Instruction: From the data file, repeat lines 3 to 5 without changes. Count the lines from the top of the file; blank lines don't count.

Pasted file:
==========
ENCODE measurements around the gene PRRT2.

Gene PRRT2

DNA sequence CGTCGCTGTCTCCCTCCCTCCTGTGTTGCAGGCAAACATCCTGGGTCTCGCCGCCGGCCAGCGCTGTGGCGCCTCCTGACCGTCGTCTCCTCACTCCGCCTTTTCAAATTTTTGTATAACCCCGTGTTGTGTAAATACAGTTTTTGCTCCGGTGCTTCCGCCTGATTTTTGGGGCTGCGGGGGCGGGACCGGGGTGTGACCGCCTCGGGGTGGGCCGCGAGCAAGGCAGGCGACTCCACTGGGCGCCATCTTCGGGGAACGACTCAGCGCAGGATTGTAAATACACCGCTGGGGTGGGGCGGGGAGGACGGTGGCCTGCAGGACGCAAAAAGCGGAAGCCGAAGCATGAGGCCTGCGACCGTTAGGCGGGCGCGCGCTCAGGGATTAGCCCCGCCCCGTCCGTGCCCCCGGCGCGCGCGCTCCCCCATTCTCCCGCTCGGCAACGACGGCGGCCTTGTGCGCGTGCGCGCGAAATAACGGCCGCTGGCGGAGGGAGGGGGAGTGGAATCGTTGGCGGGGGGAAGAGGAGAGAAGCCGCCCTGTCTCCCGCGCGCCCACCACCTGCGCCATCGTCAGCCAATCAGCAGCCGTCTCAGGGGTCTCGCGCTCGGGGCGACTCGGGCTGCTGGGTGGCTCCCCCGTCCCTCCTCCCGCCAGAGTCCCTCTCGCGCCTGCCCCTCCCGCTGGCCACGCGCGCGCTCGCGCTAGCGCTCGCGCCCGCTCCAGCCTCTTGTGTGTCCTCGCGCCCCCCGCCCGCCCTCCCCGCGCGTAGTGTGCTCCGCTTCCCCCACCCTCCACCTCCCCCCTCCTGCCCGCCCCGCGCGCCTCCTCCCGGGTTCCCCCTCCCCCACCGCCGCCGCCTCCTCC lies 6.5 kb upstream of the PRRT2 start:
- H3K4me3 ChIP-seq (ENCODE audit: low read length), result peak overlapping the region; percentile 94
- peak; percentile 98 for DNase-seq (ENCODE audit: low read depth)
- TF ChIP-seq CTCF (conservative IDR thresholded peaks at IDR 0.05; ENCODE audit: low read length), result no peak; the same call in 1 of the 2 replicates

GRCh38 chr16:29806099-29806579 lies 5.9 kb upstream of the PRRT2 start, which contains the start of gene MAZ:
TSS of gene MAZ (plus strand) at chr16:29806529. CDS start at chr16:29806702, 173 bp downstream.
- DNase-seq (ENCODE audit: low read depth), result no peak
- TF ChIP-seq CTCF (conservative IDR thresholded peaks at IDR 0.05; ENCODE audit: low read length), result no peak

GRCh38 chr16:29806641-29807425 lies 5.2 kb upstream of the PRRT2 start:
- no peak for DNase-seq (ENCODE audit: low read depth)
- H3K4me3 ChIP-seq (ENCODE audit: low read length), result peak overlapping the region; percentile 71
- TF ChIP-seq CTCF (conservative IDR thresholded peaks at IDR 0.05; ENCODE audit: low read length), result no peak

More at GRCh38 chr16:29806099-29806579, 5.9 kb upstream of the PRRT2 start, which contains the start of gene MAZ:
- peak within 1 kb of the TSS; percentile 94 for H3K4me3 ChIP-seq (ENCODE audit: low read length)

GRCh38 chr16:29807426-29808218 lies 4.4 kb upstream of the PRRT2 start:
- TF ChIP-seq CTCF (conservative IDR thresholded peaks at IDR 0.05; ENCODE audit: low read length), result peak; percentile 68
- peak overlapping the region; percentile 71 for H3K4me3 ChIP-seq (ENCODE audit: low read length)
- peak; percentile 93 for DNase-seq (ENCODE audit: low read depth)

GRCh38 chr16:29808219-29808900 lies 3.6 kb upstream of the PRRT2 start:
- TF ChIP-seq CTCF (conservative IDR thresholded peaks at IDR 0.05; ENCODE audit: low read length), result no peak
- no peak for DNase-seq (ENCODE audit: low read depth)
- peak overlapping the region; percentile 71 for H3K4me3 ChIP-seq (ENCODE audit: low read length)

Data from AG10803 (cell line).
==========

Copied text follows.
DNA sequence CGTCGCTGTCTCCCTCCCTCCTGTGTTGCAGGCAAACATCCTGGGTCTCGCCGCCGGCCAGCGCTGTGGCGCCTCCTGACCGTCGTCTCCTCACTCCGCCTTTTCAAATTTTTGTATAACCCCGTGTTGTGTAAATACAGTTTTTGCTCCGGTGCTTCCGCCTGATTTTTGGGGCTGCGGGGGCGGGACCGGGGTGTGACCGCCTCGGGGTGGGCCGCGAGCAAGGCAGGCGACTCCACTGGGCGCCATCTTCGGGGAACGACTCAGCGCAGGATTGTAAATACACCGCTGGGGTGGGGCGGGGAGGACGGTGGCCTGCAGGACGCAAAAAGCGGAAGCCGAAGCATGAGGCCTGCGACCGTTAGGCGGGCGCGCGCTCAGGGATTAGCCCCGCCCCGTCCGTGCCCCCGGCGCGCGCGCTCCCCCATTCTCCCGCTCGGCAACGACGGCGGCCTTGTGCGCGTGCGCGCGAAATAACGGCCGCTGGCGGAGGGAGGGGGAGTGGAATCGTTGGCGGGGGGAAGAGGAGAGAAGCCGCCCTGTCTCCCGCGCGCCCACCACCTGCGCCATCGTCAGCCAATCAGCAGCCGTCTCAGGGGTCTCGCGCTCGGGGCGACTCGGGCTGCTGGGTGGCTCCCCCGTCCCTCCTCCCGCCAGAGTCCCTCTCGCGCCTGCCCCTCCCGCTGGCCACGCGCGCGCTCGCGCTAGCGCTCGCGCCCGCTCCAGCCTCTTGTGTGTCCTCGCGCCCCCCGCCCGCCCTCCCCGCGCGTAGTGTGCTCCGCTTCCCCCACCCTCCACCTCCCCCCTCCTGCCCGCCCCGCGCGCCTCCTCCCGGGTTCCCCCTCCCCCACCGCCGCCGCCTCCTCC lies 6.5 kb upstream of the PRRT2 start:
- H3K4me3 ChIP-seq (ENCODE audit: low read length), result peak overlapping the region; percentile 94
- peak; percentile 98 for DNase-seq (ENCODE audit: low read depth)